video collaboration platforms
video collaboration platforms

Video Collaboration Platforms & Client Feedback

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Whether you’re a creative or commercial filmmaker, it is rare that you will be working alone all of the time so video collaboration platforms are a ideal. When beginning a new project, it is essential to understand how you will receive feedback from your producer/director/client, and how this may affect the editing process.

Naturally, the most efficient ways to receive feedback is to sit down with your collaborator in person and go through the editing stage-by-stage with them. If that isn’t possible, then here’s a selection of recommended video collaboration platforms that can help even the most challenging client give concise feedback quickly and efficiently.


When you are starting out, you may find that YouTube is enough for your needs. Most clients will be able to access YouTube from their work computers and utilising the ‘unlisted’ option will ensure only your client see unfinished work.

YouTube is also free, so it may seem like the most cost-effective video collaboration platforms for getting feedback, but there are interactivity options are limited.

Upon review, clients can email feedback or leave comments below the video but don’t expect these to use timecode. Even if you explain that you need the times referenced in the video, it is unlikely they will get this right immediately. Often clients won’t understand the required precision afforded by timecoded feedback and will approximate the time of the requested change, leading to potential confusion.

YouTube’s lack of structured filing can also cause issues, with numerous edits uploaded for a variety of different projects, it doesn’t take long for your account to become cluttered and out of control. When using YouTube for your reviews, make use of Unlisted Playlists to separate clients, and employ relevant file names numbered in version order, so updates are more manageable.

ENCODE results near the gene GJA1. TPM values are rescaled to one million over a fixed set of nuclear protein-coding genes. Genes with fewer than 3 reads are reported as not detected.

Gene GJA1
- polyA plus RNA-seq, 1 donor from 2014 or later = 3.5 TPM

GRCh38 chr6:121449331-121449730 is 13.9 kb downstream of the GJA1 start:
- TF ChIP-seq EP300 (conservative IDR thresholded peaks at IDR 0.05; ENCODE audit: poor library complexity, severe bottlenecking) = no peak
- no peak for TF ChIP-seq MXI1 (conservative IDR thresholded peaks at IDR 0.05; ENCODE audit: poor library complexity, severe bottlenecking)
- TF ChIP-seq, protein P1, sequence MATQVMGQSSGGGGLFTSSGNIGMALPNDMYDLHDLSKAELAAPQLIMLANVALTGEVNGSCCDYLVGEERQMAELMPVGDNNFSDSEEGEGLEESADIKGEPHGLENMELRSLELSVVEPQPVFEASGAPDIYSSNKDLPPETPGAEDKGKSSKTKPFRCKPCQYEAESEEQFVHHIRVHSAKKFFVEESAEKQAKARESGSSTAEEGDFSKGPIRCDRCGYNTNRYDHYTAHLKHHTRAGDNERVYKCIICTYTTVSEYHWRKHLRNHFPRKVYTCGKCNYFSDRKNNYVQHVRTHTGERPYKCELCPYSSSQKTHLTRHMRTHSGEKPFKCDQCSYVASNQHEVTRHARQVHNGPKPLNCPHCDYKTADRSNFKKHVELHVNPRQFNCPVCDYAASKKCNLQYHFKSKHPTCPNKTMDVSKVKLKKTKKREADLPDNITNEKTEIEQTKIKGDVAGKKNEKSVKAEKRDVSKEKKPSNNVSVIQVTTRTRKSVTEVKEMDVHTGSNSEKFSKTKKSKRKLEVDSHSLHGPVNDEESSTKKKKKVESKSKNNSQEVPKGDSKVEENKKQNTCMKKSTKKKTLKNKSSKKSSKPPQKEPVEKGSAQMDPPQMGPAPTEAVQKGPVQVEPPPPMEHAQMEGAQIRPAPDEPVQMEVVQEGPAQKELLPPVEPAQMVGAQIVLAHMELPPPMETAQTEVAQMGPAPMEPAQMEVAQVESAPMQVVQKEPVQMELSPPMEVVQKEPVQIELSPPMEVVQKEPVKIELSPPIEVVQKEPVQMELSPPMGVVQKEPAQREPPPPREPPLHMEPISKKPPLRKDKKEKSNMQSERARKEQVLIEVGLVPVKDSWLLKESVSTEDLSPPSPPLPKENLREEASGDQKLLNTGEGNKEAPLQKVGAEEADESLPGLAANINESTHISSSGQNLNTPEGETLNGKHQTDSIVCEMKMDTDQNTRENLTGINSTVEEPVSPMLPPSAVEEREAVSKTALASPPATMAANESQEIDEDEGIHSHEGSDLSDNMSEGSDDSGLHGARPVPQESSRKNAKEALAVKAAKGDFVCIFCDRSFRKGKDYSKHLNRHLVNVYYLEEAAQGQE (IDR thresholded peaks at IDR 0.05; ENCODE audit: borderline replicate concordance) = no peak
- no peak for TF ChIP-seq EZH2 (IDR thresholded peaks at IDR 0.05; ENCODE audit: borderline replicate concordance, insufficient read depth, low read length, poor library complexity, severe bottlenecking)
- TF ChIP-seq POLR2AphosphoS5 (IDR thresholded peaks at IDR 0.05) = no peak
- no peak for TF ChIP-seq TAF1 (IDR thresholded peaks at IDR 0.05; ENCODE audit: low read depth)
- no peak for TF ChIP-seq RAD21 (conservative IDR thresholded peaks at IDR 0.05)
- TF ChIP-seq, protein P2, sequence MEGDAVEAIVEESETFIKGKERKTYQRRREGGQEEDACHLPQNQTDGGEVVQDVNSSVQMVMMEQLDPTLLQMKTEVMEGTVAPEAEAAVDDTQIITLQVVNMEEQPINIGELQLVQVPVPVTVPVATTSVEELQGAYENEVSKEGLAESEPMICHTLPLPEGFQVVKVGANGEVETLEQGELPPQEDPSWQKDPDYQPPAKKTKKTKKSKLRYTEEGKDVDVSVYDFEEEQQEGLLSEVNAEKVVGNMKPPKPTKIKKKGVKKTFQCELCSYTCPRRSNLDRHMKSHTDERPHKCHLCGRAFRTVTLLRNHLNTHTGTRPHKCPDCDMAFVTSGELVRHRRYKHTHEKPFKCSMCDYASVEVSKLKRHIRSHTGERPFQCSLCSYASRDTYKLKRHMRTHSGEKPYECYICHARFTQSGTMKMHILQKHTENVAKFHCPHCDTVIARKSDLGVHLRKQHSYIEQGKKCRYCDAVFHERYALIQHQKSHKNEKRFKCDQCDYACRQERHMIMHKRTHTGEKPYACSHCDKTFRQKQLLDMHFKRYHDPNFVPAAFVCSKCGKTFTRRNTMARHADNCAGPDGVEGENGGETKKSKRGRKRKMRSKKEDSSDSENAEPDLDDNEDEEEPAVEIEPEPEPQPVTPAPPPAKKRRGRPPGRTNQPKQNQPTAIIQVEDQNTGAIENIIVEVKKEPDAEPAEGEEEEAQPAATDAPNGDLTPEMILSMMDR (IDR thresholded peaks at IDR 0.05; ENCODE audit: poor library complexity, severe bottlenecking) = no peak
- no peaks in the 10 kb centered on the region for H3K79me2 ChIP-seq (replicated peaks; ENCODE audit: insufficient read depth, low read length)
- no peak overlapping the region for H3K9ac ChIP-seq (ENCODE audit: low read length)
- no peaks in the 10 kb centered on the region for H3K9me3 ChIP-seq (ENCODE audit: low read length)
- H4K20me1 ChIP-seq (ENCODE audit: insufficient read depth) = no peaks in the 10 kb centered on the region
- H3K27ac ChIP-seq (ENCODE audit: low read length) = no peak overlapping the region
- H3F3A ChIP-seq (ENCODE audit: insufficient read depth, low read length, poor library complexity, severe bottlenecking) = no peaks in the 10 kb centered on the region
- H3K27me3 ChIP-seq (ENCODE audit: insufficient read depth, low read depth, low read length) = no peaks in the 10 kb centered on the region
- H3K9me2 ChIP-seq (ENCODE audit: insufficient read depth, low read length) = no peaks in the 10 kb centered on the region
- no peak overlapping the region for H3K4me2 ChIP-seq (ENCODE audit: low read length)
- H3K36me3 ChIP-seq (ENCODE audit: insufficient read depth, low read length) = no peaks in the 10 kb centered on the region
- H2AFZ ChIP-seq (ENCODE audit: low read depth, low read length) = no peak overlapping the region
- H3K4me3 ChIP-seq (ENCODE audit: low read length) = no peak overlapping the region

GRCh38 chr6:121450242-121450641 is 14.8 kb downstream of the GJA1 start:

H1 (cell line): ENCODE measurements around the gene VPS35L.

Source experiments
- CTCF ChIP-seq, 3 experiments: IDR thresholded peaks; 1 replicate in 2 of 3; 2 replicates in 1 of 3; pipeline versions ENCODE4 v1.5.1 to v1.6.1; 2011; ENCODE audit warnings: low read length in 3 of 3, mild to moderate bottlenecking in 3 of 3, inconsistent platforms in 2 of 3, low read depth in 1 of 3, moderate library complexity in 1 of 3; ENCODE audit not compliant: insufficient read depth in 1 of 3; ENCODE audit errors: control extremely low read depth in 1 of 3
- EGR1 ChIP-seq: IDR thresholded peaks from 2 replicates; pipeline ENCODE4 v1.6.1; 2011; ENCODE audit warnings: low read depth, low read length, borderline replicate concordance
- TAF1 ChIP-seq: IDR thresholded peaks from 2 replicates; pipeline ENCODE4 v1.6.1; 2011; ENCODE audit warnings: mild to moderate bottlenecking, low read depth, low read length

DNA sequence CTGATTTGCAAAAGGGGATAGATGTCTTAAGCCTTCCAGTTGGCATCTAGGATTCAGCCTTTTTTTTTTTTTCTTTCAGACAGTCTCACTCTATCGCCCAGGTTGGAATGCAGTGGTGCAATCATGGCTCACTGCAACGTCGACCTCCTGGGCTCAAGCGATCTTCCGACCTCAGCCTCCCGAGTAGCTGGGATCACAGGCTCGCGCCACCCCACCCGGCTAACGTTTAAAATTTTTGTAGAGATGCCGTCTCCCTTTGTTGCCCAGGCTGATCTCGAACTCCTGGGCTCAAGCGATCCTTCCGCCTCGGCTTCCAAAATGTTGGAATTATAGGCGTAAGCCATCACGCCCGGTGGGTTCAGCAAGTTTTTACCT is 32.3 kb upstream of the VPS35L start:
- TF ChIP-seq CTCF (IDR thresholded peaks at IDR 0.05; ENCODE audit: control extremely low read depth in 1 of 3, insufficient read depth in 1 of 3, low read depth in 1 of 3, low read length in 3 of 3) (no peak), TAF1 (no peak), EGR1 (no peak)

Vimeo has its own built-in video collaboration platform, but it’s not free. To access the review platform, you need to be signed-up to the Pro or Business package at a minimum of £14 per month, which isn’t an unreasonable fee for what you get. Many experienced videographers on Vimeo already have the Pro package, which comes with a host of other tools including Pro stats and Professional customisation.

The actual review elements of Vimeo’s platform are similar to our other two platforms on this list – Wipster and Frame. It allows precise referencing against the video and leaves a helpfully timecoded list of edits. Each uploaded video has to be explicitly set to Enable Review. The sharing options are similar to YouTube, with the bonus of password protection and the ability for videos to be downloaded.

Vimeo, however, is not yet a dedicated review platform and suffers from some familiar problems. The main issue being the lack of ‘versioning’. Vimeo does allow direct replacement of a video file attached to a URL but doing so deletes the previous version, making comparing edits impossible without downloading each cut.

FTrack is a relatively new video collaboration platform, which is already making waves in this niche market.

The editing review platform is similar to both Frame and Wipster, where Ftrack stands above the others, however, is in its range of preproduction and production tools.

Planning, team management and production tracking tools allow you to centralise your entire production to the platform. Invite team members and clients to collaborate and designate them specific user preferences to limit what they can view.

Ftrack is competitively priced, with their full production studio available for $20 per user per month. Compared to the price of Frame and Wipster it might be the obvious choice, however, for those creating smaller projects independently or in small teams Ftrack might be overkill, and you can spend a lot of time setting up tools that you don’t really need to use.

Fortunately, Ftrack will soon be releasing a $10 per user per month offering that is just for the review system. This simplified package could be a great way to start and easily upgrade if you feel you need the studio package.